AARP Oklahoma announces The City of Shawnee winner of the AARP Community Challenge, aiming to create positive local change and improve quality of life at the community-level. With AARP funds of $9936.00, The City of Shawnee will install a traffic circle located at the intersection of West Burns Street and North Chapman Avenue to create traffic calming measures and improve safety for pedestrians, bikers, and vehicular traffic alike.

This project is fully funded through the AARP Community Challenge grant and is set to be completed by November 1, 2017. AARP received nearly 1,200 proposals submitted for funding nationwide. After an extensive review process, AARP is funding 89 projects in 50 states and the District of Columbia, including The City of Shawnee Traffic Circle Project.

“The City of Shawnee is incredibly grateful to the AARP organization and the Community Challenge that has inspired communities to enhance quality of life for people of all ages. Through this generous grant, the City will be able to install one of the first residential mini-circles in Shawnee, which has proven to be a best-practice method for traffic calming and pedestrian safety,” said Justin DeBruin, City of Shawnee Community Development Director. “Inspired by the Blue Zones Project, the site was selected due to the historic housing stock, close proximity to various amenities, and the clear potential for improved walkability.  This exciting opportunity will serve as a catalyst for continued and purposeful change in the Shawnee community.”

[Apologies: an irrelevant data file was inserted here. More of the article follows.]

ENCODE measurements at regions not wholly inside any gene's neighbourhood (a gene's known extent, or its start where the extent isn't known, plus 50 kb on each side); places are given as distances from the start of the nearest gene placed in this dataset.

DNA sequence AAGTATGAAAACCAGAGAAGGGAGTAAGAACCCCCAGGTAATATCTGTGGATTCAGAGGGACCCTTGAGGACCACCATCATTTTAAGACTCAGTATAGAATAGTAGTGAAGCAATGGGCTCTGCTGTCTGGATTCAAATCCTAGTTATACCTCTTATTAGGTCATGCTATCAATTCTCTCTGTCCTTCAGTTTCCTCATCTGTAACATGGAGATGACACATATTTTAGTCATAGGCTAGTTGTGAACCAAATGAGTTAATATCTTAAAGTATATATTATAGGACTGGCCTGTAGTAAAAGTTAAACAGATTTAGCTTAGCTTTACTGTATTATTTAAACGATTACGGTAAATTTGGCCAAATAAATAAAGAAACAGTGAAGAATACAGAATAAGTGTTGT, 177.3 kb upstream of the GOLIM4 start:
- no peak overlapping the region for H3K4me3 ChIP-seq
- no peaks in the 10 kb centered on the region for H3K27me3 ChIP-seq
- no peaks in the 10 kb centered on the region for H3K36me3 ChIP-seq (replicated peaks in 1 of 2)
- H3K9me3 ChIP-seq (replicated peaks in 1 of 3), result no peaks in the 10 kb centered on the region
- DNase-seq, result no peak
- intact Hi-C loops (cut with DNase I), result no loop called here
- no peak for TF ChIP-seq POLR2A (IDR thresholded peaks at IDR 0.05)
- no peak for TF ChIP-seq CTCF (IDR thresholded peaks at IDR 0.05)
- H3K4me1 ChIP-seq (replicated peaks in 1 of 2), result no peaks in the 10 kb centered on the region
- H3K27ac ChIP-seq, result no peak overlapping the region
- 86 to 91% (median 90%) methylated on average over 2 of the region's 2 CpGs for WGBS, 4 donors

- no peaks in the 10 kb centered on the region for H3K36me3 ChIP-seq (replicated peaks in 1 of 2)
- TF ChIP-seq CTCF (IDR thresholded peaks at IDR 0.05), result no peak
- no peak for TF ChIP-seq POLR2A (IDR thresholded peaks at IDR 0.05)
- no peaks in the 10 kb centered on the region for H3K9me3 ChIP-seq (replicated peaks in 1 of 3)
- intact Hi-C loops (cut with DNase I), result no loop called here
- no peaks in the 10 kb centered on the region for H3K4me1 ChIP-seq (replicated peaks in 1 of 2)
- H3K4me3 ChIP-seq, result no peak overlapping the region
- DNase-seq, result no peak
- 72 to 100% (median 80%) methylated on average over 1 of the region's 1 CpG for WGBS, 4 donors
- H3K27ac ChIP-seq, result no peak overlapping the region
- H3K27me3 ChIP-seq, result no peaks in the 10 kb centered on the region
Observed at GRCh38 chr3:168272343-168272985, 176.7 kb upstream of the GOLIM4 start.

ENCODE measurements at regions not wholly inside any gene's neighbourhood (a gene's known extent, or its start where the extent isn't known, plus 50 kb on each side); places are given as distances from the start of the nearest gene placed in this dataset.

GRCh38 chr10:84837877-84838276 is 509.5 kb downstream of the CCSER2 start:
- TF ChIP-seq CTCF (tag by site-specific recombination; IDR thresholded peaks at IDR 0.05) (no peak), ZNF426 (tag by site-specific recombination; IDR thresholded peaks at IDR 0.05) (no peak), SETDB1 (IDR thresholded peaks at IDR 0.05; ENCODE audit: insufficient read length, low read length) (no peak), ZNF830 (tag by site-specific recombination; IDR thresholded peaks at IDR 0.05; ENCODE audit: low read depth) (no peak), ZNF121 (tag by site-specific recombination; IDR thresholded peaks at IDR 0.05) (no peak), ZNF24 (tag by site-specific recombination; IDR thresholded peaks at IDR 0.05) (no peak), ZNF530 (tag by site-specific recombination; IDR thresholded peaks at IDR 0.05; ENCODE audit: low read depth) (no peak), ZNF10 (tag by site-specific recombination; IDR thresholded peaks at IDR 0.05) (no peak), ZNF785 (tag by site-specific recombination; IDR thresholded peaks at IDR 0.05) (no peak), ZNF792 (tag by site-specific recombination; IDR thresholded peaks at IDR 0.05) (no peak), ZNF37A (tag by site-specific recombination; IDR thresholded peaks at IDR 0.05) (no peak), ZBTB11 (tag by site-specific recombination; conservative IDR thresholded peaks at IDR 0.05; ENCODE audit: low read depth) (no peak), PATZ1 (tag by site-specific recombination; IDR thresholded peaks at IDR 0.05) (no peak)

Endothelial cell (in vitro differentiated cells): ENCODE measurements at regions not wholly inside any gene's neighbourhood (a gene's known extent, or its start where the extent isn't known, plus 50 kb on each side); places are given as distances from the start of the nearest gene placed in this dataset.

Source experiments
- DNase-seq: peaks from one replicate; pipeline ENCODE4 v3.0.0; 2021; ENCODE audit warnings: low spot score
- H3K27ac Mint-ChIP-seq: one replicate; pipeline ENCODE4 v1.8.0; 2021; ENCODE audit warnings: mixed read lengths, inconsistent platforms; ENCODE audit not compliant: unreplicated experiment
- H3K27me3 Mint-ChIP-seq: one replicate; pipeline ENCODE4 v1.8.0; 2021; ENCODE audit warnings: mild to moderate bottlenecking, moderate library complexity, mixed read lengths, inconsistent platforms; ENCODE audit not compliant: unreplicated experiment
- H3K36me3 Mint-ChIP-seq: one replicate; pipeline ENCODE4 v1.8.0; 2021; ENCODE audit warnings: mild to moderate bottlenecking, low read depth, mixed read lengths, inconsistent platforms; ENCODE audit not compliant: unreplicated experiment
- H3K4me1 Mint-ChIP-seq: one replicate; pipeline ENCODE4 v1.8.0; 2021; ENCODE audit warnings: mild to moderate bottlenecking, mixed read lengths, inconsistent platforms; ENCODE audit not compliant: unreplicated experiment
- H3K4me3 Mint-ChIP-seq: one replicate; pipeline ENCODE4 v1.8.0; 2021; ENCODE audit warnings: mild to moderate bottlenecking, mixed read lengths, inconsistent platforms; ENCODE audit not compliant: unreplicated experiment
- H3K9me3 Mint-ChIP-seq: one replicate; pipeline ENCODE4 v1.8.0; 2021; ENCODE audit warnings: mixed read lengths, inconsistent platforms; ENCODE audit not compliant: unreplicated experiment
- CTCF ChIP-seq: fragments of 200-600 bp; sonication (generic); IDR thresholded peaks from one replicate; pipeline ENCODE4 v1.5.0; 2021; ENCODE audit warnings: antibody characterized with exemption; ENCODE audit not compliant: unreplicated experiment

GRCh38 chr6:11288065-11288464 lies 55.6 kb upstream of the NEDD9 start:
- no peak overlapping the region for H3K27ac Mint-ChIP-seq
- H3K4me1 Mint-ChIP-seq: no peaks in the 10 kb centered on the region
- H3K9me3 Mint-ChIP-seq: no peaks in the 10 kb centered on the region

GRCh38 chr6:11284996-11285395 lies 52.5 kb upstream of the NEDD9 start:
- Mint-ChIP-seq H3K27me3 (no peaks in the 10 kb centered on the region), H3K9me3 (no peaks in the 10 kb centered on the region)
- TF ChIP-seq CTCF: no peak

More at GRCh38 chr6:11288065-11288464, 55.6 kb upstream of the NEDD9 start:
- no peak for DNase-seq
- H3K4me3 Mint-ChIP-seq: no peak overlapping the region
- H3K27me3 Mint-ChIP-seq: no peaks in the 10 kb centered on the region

“From babies to baby boomers and beyond, we all benefit when the places we live are designed for the rest of our lives. Traffic circles improve safety and traffic flow in communities and are great for neighborhoods and businesses. We all deserve to be able to safely cross the street and we all want the places where we live to be good for people and good for business. The City of Shawnee’s winning project does just that and we are thrilled to provide these funds to make it happen,” states AARP Oklahoma State Director, Sean Voskuhl.

“Great communities require careful planning and time,” said AARP Executive Vice President and Chief Advocacy & Engagement Officer Nancy LeaMond. “These quick action projects will give community leaders the motivation and momentum to create greater change.”

All of the winning projects in this challenge will deliver on one or all of the following:

  • Improve social connections through the built environment benefiting people of all ages and abilities in the community.
  • Expand opportunities for all residents, such as job, volunteer, and educational/training opportunities.
  • Drive inclusive community engagement and interaction across a diverse population.

For a complete list of the winners and projects, visit aarp.org/CommunityChallenge.